Various preparations of plants containing ibogaine have been used for centuries in traditional African medicine, as first reported by French and Belgian explorers in the 19th century (Popik and Skolnick, 1999). The iboga root may be eaten whole, or crushed and ground and mixed with other ingredients, sometimes including other psychoactive compounds (Fernandez, 1982). These preparations, in varying quantities, have been used as a stimulant to battle hunger, thirst, and fatigue during hunting, as an aphrodisiac, and as a catalyst for spiritual discovery involved in the initiation rites of the Bouti (Stafford, 1983). The Bouti (also Bwiti) is a religious society of the Gabon, Metsogo, and Kameroon tribes ofwestern Africa, and initiation into this society, involving the use of ibogaine containingsubstances, is central to their cultures (Fernandez, 1982; Goutarel, Gollnhofer, and Sillans,1993).

Literally, Bouti means “those of the chapel”. The primary purpose of these initiationrites, as described by the initiates, is to travel through the land of the tribal ancestors, andemerge in the “pristine uterine condition” (Fernandez, 1982). This ritual is referred to by itsparticipants as “cracking the skull” (Sheppard, 1994). The initiate, in the ibogaine-induced state, makes contact with the ancestral spirits, under the guidance of those already initiated. After the ceremony, the initiate is reborn as an adult in the tribe, having previous transgressions and illnesses removed in the initiation process (Fernandez, 1982).

Ibogaine was first introduced to Western medicine in the form of Lamberene, an extract of the Tabernanthe manii plant (Popik and Skolnick, 1999). Advertised as a mental and physical stimulant, it contained about 8 mg of ibogaine and was “…indicated in cases of depression, asthenia, in convalescence, infectious disease, [and] greater than normal physical or mental efforts by healthy individuals” (Goutarel, Gollnhofer, and Sillans, 1993). The drug enjoyed some popularity among post World War II athletes, but was eventually removed from the market, when the sale of ibogaine-containing products was prohibited in 1966.

Dr. Claudio Naranjo, a Chilean psychiatrist, was the first to study ibogaine’s potential psychotherapeutic effects. In the early 1960’s, Naranjo conducted a series of case studies (approximately 40 studies, with 30 patients) using doses of 4 – 5 mg/kg, in which he found that ibogaine had the ability to facilitate closure of unresolved emotional conflicts (Popik and Glick, 1996). This closure was mediated by ibogaine’s aforementioned ability to enhance retrieval of repressed memories. Naranjo found that ibogaine allowed his patients to view their past experiences in an objective manner, which enabled them to confront personal issues that were previously unapproachable (Naranjo 1974).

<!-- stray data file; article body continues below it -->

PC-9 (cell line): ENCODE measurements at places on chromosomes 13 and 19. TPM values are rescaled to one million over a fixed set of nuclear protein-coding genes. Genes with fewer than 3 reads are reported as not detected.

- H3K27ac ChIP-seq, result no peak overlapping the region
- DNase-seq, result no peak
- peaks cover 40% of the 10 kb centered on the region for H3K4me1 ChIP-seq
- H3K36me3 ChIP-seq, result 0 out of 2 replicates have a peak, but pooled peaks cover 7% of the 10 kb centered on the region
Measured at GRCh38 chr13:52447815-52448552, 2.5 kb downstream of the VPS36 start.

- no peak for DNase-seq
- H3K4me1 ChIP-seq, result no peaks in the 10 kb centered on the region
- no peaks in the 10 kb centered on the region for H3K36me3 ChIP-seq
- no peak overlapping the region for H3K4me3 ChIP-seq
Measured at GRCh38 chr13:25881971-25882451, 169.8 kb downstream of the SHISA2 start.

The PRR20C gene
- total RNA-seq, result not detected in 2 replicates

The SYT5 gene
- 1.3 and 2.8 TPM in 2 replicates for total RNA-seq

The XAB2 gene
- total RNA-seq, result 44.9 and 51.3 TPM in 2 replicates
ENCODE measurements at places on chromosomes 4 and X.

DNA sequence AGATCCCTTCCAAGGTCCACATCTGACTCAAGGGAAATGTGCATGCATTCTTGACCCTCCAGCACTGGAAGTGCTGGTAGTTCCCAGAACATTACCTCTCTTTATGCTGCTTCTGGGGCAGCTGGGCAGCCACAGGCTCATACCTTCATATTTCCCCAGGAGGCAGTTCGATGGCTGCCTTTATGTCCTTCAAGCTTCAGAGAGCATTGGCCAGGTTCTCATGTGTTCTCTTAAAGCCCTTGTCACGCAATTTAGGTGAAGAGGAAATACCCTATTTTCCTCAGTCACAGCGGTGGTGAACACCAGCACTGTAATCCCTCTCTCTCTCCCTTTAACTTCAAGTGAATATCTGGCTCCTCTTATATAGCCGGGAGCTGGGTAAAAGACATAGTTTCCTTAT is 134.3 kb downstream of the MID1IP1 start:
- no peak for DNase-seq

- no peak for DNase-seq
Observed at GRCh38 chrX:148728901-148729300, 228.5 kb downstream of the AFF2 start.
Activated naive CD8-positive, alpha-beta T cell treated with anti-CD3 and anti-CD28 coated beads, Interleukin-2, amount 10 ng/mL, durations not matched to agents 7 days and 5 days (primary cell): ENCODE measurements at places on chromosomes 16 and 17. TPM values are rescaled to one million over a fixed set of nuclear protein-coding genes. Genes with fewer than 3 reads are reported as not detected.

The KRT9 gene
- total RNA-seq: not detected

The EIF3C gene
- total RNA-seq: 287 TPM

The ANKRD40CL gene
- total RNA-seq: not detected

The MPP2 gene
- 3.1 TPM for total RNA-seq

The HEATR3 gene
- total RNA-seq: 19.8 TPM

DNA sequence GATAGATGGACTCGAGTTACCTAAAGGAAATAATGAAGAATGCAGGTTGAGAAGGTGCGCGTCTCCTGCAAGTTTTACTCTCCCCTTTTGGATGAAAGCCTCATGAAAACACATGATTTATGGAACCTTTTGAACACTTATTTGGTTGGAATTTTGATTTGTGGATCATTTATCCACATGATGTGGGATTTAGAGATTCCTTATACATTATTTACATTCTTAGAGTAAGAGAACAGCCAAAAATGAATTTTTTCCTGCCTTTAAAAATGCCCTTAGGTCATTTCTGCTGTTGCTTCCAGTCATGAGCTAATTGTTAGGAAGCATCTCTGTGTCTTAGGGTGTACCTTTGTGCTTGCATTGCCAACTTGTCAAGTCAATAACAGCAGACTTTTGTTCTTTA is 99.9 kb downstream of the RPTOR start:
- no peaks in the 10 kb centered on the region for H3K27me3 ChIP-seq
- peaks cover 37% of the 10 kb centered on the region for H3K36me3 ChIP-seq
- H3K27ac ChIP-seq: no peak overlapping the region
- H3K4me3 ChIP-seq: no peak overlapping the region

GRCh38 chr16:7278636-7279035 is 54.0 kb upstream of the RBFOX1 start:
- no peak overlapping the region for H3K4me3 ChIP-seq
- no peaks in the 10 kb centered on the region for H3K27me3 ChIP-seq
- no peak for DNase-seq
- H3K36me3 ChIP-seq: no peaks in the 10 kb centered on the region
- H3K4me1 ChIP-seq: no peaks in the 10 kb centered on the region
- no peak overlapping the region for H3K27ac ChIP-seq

Around the same time that Dr. Naranjo was conducting his case studies, ibogaine’s anti-addictive effects were serendipitously discovered. In 1962, Howard Lotsof, addicted to heroin at the time, took a dose of ibogaine (estimated to be about 500 mg) that a chemist friend had given him, tantalised by the promise of a 32 hour trip (Goutarel, Gollnhofer, and Sillans, 1993, De Rienzo, Beal, et al, 1997). He woke up the next morning with the startling revelation that he no longer desired heroin; in fact he remained free of the drug for years to follow (Lotsof, 1990). Though Lotsof was not a doctor, nor a scientist, his personal experience with ibogaine led him to investigate the drug further.

Over the course of the next year, Lotsof led a series of non-clinical focus groups under the auspices of S & L Laboratories, which he set up “to procure drugs and administer them to interested persons” (Lotsof, Della Sera, and Kaplan, 1995, Alper, Beal, and Kaplan, 2001). At that time, psychedelics were not scheduled drugs, and were effectively available to anyone who started their own chemical “company”, needing little more than an official looking letterhead (De Rienzo, Beal, et al, 1997). Between 1962 and 1963, Lotsof administered ibogaine to 20 individuals at a variety of doses, up to 19 mg/kg (Alper, Beal, and Kaplan, 2001). Of these 20 subjects, 7 were heroin dependent, and noted the alleviation of withdrawal symptoms and drug craving after ingesting ibogaine. Additionally, 5 of these 7 individuals were able to maintain abstinence from heroin for 6 months or longer.

Shortly thereafter in 1963, the Food and Drug Administration (FDA) noticed the large amount of psychedelics Lotsof was ordering, and tracked a shipment of 100 g of mescaline to the laboratory he had set up (De Rienzo, Beal, et al, 1997). Though psychedelics were not illegal at that time, unauthorised use of mescaline on humans was punishable by a six month sentence. The FDA’s search of his premises discovered no mescaline, but did find 2 g of ibogaine, which the FDA agents forced Lotsof to sell to them. Subsequently, the FDA cut off his access to controlled substances, despite the fact that they found nothing with which they could charge him.